Pennington Cape Cod

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Information about Pennington Cape Cod

Published on December 10, 2007

Author: Garrick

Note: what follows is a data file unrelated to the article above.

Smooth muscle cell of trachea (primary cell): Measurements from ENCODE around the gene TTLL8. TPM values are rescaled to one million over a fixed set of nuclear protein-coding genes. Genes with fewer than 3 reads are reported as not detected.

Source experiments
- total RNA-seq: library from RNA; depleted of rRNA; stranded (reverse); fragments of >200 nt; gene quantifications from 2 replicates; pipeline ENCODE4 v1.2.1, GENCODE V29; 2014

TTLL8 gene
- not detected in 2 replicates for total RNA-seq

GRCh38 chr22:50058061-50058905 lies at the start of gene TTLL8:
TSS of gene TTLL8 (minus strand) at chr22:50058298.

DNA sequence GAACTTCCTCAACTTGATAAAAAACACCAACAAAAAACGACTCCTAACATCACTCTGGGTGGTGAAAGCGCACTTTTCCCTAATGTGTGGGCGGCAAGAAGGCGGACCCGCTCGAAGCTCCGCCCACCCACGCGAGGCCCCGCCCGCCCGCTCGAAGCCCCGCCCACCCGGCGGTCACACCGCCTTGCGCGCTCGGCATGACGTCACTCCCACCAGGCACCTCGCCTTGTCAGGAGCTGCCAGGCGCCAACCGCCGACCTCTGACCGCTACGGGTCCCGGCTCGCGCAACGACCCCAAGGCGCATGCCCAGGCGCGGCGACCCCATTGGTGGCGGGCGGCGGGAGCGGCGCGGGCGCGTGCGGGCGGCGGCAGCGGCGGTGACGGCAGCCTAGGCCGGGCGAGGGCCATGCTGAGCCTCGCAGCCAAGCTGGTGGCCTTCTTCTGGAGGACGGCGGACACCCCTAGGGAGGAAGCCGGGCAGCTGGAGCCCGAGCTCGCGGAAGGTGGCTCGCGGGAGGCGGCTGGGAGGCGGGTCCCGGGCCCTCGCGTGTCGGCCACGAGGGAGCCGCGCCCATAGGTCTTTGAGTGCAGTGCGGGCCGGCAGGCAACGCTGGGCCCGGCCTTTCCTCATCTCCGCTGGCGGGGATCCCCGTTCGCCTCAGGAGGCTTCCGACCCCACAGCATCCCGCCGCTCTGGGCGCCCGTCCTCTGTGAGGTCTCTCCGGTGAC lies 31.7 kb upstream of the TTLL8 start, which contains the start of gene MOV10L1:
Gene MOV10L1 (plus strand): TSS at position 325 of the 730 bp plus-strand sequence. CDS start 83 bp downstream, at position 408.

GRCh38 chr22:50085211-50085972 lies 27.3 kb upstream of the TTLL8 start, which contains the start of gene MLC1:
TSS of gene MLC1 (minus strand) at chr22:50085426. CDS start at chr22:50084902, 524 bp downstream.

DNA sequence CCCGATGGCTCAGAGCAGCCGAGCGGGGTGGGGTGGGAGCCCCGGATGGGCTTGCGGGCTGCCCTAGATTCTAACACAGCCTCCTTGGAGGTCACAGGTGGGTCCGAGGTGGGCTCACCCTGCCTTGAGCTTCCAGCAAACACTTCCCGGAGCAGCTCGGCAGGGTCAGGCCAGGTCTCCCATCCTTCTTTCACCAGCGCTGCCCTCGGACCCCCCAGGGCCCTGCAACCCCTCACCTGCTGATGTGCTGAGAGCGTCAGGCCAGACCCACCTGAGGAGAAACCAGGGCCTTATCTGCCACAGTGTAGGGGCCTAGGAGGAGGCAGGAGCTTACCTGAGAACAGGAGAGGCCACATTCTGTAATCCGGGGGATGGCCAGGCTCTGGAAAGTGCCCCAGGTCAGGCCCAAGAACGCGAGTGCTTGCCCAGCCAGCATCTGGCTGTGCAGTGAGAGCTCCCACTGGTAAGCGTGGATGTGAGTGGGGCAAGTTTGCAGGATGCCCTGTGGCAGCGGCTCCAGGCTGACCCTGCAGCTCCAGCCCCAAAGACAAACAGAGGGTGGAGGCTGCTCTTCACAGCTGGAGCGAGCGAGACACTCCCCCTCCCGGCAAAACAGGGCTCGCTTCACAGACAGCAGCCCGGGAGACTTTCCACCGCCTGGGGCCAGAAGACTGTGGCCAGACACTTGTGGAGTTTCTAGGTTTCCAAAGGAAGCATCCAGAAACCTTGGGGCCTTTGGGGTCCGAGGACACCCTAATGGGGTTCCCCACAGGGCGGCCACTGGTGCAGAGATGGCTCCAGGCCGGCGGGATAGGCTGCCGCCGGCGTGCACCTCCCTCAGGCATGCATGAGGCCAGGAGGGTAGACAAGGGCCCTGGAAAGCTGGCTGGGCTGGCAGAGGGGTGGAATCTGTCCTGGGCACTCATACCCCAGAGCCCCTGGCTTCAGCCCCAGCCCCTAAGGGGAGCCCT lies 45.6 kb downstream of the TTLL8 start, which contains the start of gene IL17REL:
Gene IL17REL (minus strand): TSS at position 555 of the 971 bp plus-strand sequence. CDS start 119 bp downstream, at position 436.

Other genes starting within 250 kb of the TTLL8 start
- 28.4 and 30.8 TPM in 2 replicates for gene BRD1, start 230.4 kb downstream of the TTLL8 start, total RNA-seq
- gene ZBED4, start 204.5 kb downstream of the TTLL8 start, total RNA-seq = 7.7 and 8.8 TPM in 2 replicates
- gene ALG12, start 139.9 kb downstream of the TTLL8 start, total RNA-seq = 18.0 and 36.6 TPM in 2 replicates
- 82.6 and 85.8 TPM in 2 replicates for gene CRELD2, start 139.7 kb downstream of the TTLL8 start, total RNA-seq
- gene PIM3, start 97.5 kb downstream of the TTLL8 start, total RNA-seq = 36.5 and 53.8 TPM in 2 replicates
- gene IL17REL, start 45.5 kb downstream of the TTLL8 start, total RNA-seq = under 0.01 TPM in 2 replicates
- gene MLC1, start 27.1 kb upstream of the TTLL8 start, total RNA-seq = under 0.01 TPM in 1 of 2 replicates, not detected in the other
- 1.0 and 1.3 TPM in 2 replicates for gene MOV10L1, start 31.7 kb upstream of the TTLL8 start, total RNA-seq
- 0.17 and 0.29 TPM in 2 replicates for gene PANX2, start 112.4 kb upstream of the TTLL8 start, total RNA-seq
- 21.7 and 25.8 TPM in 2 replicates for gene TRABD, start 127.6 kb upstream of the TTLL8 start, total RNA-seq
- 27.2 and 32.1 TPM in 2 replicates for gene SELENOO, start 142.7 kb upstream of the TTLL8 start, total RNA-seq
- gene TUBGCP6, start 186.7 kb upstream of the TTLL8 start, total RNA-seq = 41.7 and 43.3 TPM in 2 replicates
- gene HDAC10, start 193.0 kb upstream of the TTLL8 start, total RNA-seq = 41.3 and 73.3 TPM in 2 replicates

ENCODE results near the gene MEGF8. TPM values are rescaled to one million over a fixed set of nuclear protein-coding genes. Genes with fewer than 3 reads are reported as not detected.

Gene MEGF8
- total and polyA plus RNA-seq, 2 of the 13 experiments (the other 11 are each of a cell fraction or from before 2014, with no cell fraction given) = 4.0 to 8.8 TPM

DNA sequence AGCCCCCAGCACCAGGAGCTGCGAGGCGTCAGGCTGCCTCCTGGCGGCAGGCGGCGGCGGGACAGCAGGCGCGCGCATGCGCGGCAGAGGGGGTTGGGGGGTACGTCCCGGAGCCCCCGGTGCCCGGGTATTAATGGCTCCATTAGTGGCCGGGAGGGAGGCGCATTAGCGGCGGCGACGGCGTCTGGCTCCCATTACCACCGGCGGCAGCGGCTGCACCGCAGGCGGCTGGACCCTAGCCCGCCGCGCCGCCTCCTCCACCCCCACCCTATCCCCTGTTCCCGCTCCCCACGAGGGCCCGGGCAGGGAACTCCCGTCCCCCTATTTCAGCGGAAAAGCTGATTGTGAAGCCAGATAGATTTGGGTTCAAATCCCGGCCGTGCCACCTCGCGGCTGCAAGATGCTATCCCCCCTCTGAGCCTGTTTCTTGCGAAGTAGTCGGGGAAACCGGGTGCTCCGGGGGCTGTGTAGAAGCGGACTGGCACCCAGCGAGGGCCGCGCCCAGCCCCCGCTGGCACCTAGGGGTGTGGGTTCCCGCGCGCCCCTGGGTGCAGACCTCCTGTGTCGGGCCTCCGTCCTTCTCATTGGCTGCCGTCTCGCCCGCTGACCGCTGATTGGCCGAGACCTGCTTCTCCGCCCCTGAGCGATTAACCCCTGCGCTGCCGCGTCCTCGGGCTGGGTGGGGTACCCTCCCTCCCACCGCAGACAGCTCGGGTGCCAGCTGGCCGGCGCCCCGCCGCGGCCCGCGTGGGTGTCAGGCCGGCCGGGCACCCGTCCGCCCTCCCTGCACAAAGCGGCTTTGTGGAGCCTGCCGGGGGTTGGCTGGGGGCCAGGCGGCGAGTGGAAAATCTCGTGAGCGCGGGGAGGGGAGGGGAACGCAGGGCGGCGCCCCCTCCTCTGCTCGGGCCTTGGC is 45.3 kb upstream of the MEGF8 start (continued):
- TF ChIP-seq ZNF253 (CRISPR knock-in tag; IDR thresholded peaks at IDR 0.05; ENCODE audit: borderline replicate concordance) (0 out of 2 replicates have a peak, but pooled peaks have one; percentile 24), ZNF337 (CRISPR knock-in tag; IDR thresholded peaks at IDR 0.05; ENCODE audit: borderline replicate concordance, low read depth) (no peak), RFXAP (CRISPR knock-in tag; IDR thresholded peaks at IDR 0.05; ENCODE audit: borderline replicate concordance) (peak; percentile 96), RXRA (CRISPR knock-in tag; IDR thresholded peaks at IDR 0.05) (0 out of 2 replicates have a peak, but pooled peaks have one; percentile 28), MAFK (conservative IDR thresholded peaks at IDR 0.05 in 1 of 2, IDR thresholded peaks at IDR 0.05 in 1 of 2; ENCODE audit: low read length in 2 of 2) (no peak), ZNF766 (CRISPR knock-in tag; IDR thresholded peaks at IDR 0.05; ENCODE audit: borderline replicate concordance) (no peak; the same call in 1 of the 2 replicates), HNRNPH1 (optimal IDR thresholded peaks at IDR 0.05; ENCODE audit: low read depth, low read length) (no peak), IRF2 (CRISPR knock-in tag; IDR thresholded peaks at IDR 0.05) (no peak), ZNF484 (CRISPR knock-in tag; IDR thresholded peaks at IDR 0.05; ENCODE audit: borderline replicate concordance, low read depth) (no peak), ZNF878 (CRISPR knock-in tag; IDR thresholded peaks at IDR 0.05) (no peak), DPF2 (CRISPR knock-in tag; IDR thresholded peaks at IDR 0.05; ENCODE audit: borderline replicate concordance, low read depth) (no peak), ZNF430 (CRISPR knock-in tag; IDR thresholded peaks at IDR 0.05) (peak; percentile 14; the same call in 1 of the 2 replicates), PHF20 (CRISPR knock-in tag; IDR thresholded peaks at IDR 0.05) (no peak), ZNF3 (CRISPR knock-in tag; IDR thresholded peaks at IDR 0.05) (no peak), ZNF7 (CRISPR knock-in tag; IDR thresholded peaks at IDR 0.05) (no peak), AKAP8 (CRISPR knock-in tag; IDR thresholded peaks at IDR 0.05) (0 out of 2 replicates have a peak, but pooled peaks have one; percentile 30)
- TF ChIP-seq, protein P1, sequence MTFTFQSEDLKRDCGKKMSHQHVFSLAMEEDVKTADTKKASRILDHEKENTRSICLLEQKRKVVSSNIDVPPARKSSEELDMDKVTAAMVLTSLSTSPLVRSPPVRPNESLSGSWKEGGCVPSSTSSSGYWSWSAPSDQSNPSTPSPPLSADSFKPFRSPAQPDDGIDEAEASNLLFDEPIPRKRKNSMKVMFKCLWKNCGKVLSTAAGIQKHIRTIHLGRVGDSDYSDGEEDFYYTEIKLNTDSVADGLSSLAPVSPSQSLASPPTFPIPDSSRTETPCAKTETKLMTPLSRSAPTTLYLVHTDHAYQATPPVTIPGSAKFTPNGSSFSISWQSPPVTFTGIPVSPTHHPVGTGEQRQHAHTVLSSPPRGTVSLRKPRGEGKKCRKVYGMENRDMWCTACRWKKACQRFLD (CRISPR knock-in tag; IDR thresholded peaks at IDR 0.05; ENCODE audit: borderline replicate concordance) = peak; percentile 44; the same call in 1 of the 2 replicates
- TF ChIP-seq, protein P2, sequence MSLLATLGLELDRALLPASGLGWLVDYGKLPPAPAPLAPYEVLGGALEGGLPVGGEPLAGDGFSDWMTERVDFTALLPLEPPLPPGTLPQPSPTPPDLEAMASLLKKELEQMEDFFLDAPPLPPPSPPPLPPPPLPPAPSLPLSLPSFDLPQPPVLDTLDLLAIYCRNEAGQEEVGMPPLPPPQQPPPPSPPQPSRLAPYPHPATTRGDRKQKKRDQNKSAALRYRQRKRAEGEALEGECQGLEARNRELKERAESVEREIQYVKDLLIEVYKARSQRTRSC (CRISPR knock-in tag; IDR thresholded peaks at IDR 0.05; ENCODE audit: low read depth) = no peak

The Integrated Approach to Treating Addiction:  The Integrated Approach to Treating Addiction Andrea Pennington, M.D., C.Ac. The Integrated Approach to Treating Addiction:  The Integrated Approach to Treating Addiction Acupuncture Mind-Body Therapies Herbal Remedies Somatic Psychotherapy ACUPUNCTURE:  ACUPUNCTURE Documented in Chinese literature as early as the Han dynasty in the second century BC, in the Huang Di Nei Jing: (‘‘Yellow Emperor’s Classic of Medicine’’). What is acupuncture?:  What is acupuncture? Acupuncture is a therapy which was developed in China over 3,000 years ago Utilizes tiny, pre-sterilized needles to contact and move Qi (pronounced chē) Our Qi, or vital life force, impacts every aspect of our bodies. Acupuncture for addiction treatment in the US:  Acupuncture for addiction treatment in the US In 1973, Wen reported that opiate-addicted patients who were using electroacupuncture to treat postsurgical pain described relief from symptoms of withdrawal. Omura brought the treatment protocol to Lincoln Hospital in New York in 1974 Michael Smith, MD developed a five-point auricular treatment protocol for addictions that is currently being taught and advocated by the National Acupuncture Detoxification Association (NADA). Wen JL, Cheung SYC: Treatment of drug addiction by acupuncture and electrical stimulation. Asian J Med 9:138–141, 1973. Smith MO, Khan I: An acupuncture programme for the treatment of drug-addicted persons. Bull Narcot 40:35–41, 1988. Effects of Acupuncture on Addiction:  Effects of Acupuncture on Addiction Decreases cravings Improves sleep patterns Reduces anxiety Aids in stress reduction Improves participation in counseling process How does acupuncture work?:  How does acupuncture work? Through a series of non-invasive auricular (ear) treatments we contact and move qi to balance the body’s energy Acupuncture needles stimulate peripheral nerves to cause release of endorphins in the brain, thereby causing relaxation and a sense of well-being; Acupuncture thus can provide direct biochemical treatment of opiate and ethanol craving and withdrawal. McLellan AT, Grossman DS, Blaine JD, Haverkos HW: Acupuncture treatment for drug abuse: A technical review. J Subst Abuse Treat 10:569–576, 1993 Auriculotherapy:  Auriculotherapy Ear is a microsystem of the body NADA Protocol:  NADA Protocol 5 Points for Addiction Sympathetic Shen Men (Spirit Gate) Kidney Liver Lung POINT ZERO (OPTIONAL) McLellan AT, Grossman DS, Blaine JD, Haverkos HW: Acupuncture treatment for drug abuse: A technical review. J Subst Abuse Treat 10:569–576, 1993 Acupuncture Uses in Addiction:  Bullock ML, Culliton PD, Olander RT: Controlled trial of acupuncture for severe recidivist alcoholism. Lancet 1:1435–1439, 1989. Acupuncture Uses in Addiction Alcohol Cocaine Opiates Marijuana 1989, Bullock study: auricular acupuncture effective in the treatment of recidivist alcoholics. 80 recidivist alcoholics enrolled in a treatment facility were randomized to receive either the appropriate treatment protocol (treatment group) or sham acupuncture at sites close to the appropriate points (control group). The outcomes measured: completion of the program & self-reported abstinence at 1, 3, & 6 months following treatment. Of 40 patients in treatment group, 21 finished the program, whereas only 1 of 40 in the control group completed treatment. Fewer treatment group patients than control group patients reported drinking episodes at 1-, 3-, and 6-month follow-up evaluations. Acupuncture Uses in Addiction:  Shwartz M, Saitz R, Mulvey K, Brannigan P: The value of acupuncture detoxification programs in a substance abuse treatment system. J Subs Abuse Treat 17:305–312, 1998. Acupuncture Uses in Addiction Alcohol Cocaine Opiates Marijuana 1998, Shwartz retrospective study Compared residential detoxification programs that used acupuncture with programs that did not. 6907 patients completed non-acupuncture programs and 1104 patients completed programs that used acupuncture as an adjunctive therapy. The study subjects were dependent on alcohol, cocaine, crack, heroin, or marijuana, or on a combination of these drugs. The primary outcome measured was readmission to a detoxification program in the 6 months following discharge. Those who completed programs offering acupuncture were readmitted to detoxification less frequently than were those from conventional programs Acupuncture Uses in Addiction:  Avants SK, Margolin A, Holford TR, Kosten TR: A randomized controlled trial of auricular acupuncture for cocaine dependence. Arch Intern Med 160:2305–2312, 2000. Acupuncture Uses in Addiction Alcohol Cocaine Opiates Marijuana 2000, Avants, et al., randomized controlled trial Auricular acupuncture for cocaine dependence 82 patients randomized to receive either appropriate acupuncture treatment, sham acupuncture, or relaxation therapy. Thrice-weekly urine screening conducted over an eight-week period. Patients who received acupuncture protocol were less likely to test positive for cocaine on urine screening than were patients in the sham acupuncture control group or the relaxation control group. Acupuncture and stress management:  Acupuncture and stress management Decreased sensation of distressful ‘fight or flight’ response Reduced cortisol levels Decreased impulsivity Mind-Body Therapies:  Mind-Body Therapies Meditation EMDR Biofeedback Neurofeedback Guided Imagery Hypnosis Yoga Therapeutic Massage Somatic Psychotherapies Slide15:  Mind-Body Therapies Eye Movement Desensitization/Reprocessing (EMDR) combines a range of therapeutic approaches with eye movements or other forms of rhythmical stimulation, such as hand taps or sounds. Some speculate that the rapid unique therapeutic element of EMDR – the eye movements or other rhythmical stimulation – might help the brain access and process traumatic material. EMDR has been most effective with single-incident trauma, but its uses continue to evolve in addressing longer histories of emotional or physical trauma, and in balancing other aspects of a person's life.. Slide16:  Mind-Body Therapies Biofeedback uses sensors or electrodes attached to the body to measure skin temperature or muscle tension. The person can see or hear readings—feedback—and can learn to make subtle changes that bring relief and improvement to a variety of disorders. Neurofeedback (EEG biofeedback) uses electrodes attached to the scalp which provide brainwave pattern information, allowing the person to see the effects of relaxation, breathing, and focused attention, and learn to slow down or speed up brain waves. Body Oriented Psychotherapy:  Body Oriented Psychotherapy Because the body often holds onto the memory of traumatic experiences, modalities that aid in the release and resolution of trauma must be included in the treatment process What is Trauma?:  What is Trauma? Medical Definition A serious or critical bodily injury, wound, or shock. Psychiatric Definition An experience that is emotionally painful, distressful, or shocking, which often results in lasting mental and physical effects Slide19:  Cognitive Emotional Spiritual Behavioral Physical Varied Responses to Trauma Are based on their level of emotional and psychological development at the time of the traumatic event and are expressed along the following dimensions: Slide20:  Trouble concentrating Responses to Trauma – Cognitive Preoccupation with the event Recurring dreams or nightmares Questioning spiritual beliefs Inability to process the significance of the event Learned helplessness, hopelessness Slide21:  Depression or sadness Responses to Trauma - Emotional Irritability, anger, resentfulness Despair, hopelessness, feelings of guilt Phobias, health concerns Anxiety or fearfulness Slide22:  Isolation from others Responses to Trauma - Behavioral Interpersonal conflicts Sleep problems Avoiding reminders of the event Crying easily Change in appetite Social withdrawal Talking repeatedly about the event Refusal to go to school Addictive behaviors Repetitive play Slide23:  Exacerbation of medical problems Responses to Trauma - Physical Headaches Fatigue Physical complaints with no physical cause Post Traumatic Stress Disorder Slide24:  Somatic Experiencing Trauma resolution modality developed by Peter Levine, PhD Trauma is an internal straitjacket created when a devastating moment is frozen in time. It stifles the unfolding of being, strangling our attempts to move forward with our lives. It disconnects us from our selves, others, nature and spirit. When people are overwhelmed by threat, we become frozen in fear. Slide25:  Somatic Experiencing Our instinctive trauma release systems are often inhibited by the ''rational'' portion of our brains. This restraint prevents the complete discharge of survival energies, and does not allow the nervous system to regain its equilibrium. The un-discharged “survival energy” remains “stuck” in the body and the nervous system. The various symptoms of trauma result from the body's attempt to ''manage'' and contain this unused energy. Slide26:  Somatic Experiencing SE allows the client to discharge the traumatic energy SE employs the awareness of body sensation to help people ''renegotiate'‘ and heal their traumas rather than relive them. Ref: Waking the Tiger Trauma Healing Slide27:  Hakomi Method Originated by Ron Kurtz, this system is based on five therapeutic principles – Mindfulness, Organicity, Non-Violence, the Mind-Body Connection, and Unity. It is a body-centered approach for which, in part, the therapist helps the client experiment with small changes in gesture or other movements, to see what differences occur in the processing of emotionally charged content (Ex: the person might be observed to make a certain gesture or have a certain posture when talking about the attacker – the therapist might suggest the gesture or posture be changed to a different one as an experiment, and then to notice the changes in feelings or thoughts). Slide28:  Somatic Psychology Developed by Pat Ogden, this treatment merges somatic therapies, neuroscience, attachment theory, and cognitive approaches, as well Hakomi Method. The approach often uses physical expression to process the energy stored in the body following a trauma, to reset the neurological system into better balance. (Ex: the person might be asked to push the attacker away by forcefully pushing against a wall or against a pillow held by the therapist, to allow the body's neurological and musculature systems to reset themselves to a more normal level). Slide29:  Integrative Body Psychotherapy Developed by Jack Rosenberg and others, this system integrates verbal and cognitive methods with breath work and movement. It is built on the theories of many of the therapies that focus on early childhood, personal relationships, and existential issues, with a view that trauma sustained in the body/mind occurs very early and that subsequent trauma may recapitulate earlier trauma (Ex: the client would breathe deeply to stay grounded and feel safe, and would recall and re-tell—not re-live—the incident, experiencing physical fear reactions such as shaking or contractions, and releasing these patterns through movement, words, or other means to re-pattern and dissipate the frozen energetic patterns). Slide30:  Universal response is toward forming attachments and building community Cultural Differences in Response to Trauma US – Open discussion and expression Slide31:  Focus on interdependence and community Cultural Differences in Response to Trauma: Asian Americans Favor discreetness, non-imposition of feelings upon others Private discussion and expression Social withdrawal Flat affect, stoic attitudes Internalization of grief Slide32:  Japanese: Passive dependency Cultural Differences in Response to Trauma: Asian Americans Chinese: Somatopsychic expressions Helplessness Insecurity Headache Weakness Irritability Poor appetite Slide33:  Outward expressions with great emotion when social trauma Cultural Differences in Response to Trauma : African Americans Undercurrent of mistrust of authority Withdrawal Explosive anger or rebellion Slide34:  Desire to conform to culture of US Cultural Differences in Response to Trauma: Latinos/Hispanics Victims may try to blend in, avoid standing out Thank you:  Thank you Dr. Andrea Pennington The Pennington Institute for Health & Wellness & Isis Salon & Therapeutic Spa 8505 Fenton Street Silver Spring, MD 20910 301-588-PENN (7366)